Potential Honours Projects

Are you a student looking for an Honours thesis project? Our Department has many faculty members working on a range of exciting research initiatives, and there are many opportunities for students to get involved in them as part of their Honour’s thesis. Below you will find some of the potential projects that EES faculty are pitching for the coming year. Click on each faculty member’s pitch to get a better idea of the project, and then contact them directly if you are interested in working with them.

Richard Cox
Instructor
Email: Richard.Cox@dal.ca
Phone: +1 902 494 3362

The Pitch

Project Title: Lunar Meteorites and the Early Evolution of the Lunar Crust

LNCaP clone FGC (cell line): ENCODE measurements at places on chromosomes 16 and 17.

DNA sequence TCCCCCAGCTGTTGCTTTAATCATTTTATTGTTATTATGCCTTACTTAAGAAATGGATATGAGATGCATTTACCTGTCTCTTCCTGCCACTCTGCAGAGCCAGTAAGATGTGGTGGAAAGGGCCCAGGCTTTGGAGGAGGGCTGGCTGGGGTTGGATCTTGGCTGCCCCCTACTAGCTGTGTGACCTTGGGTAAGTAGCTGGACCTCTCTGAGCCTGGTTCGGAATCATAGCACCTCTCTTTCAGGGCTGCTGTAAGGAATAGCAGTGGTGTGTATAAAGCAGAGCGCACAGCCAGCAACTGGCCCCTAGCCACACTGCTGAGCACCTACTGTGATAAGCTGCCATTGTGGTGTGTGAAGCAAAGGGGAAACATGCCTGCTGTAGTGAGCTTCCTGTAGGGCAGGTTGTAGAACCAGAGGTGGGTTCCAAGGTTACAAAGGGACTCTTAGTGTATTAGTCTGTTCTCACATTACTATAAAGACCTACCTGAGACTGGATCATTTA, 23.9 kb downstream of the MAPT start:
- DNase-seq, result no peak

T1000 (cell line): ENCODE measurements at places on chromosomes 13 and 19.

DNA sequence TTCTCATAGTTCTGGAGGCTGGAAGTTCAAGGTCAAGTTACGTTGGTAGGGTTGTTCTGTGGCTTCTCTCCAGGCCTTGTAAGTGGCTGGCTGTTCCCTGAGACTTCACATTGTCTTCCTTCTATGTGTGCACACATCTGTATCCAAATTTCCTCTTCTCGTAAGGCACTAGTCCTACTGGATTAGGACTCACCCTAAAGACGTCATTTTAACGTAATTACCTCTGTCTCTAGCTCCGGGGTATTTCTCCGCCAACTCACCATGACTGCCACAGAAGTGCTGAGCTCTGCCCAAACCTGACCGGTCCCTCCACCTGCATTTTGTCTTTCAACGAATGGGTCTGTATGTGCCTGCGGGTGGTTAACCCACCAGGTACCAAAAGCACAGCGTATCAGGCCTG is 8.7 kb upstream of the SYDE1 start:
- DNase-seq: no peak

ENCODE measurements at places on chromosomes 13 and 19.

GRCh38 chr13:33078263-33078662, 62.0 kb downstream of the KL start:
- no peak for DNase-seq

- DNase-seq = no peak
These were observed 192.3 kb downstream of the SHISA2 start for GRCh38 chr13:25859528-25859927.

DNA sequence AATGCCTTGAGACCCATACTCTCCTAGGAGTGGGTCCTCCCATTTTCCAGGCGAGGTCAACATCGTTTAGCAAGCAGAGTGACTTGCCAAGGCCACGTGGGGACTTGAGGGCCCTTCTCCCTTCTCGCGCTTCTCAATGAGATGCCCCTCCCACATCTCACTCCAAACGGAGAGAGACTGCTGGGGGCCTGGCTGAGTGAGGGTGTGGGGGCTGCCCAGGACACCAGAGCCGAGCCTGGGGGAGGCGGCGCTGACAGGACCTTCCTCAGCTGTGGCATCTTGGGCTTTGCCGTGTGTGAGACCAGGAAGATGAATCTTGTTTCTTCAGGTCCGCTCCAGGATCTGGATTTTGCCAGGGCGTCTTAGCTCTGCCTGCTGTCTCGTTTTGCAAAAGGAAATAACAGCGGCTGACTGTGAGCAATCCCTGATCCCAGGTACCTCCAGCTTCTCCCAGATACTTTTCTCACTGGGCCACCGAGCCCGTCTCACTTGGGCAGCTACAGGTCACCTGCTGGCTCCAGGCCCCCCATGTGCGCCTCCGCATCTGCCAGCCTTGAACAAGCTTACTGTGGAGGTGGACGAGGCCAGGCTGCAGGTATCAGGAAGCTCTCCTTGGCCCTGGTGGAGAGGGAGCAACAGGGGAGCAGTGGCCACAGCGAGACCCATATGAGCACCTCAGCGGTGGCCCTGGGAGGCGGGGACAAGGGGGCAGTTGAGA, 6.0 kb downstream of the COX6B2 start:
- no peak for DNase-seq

Description: The lunar crust is dominated by anorthosite, which forms much of the lunar highlands, the bright and heavily cratered areas that you can see on the moon with the naked eye. This is at least 4.35 billion years old (Barboni et al. 2017) and is thought to have formed over a ~200 million year period. The anorthosites are thicker on the farside (~30-50 km) versus the nearside of the moon where they reach zero thickness in the Mare impact basins, the dark areas visible on the moon’s surface. The anorthosites are thought to have formed from a planetary-scale, magmatic fractionation process as suggested by the original lunar magmatic ocean (LMO) model (Smith et al. 1970; Wood et al. 1970). The LMO model suggests an early, 1000km deep, molten lunar surface developed and was enriched in plagioclase. Being less dense, the plagioclase floated to form the anorthosites of the lunar highlands. There are now several models supported by increasing volumes of data that suggest more complex formation mechanisms. The onion-skin model suggests a LMO with limited circulation under an initially thin, quenched crust. This produced rapid accumulation of anorthosites and minor, interstitial, mafic liquids. Tidal overturning of the plagioclase cumulates then prolonged the crystallization times (Elkins-Tanton et al. 2011). A second model, which attempts to also explain the asymmetric nature of the lunar crustal thicknesses, suggests that circulation may be the result of a giant impact which caused early differentiation of the nearside and farside lunar surfaces (Aria et al. 2008). A third model suggests that serial magmatism, and recycling of crystallizing plagioclase into a pre-existing quenched crust, produced the variety of assemblages found in many lunar samples (Gross et al. 2014). Another recent model suggests that modification of the initial crust formed from the LMO was aided by widespread early bombardment. This in turn created a series of magma seas that differentiated to result in the observed compositional variations in the lunar highlands (Vaughan et al. 2013). In this study, we will examine a small suite of lunar meteorite samples which has recently been obtained, including several pieces of NWA 11474 and NWA 12593. These meteorites are lunar breccias and contain clasts of anorthosite and mafic minerals. The first part of the project will involve a detailed documentation of the variations in mineral compositions in these samples. This will allow the range in lunar anorthosites represented to be determined. Preliminary crystallization temperatures will also be calculated using this data. Minor elements such as Sr, Ba and rare-earth elements including Eu will also be measured. Published distribution coefficients for trace-elements in plagioclase crystallizing from a LMO (Sun et al. 2017) will be used to determine whether these samples crystallized from a single-composition magma or represent more than one phase of crystallization from several magmas. Results will be compared with other studies to help refine the models of lunar crustal formation. Students interested in this project should contact Dr. Richard Cox (richard.cox@dal.ca).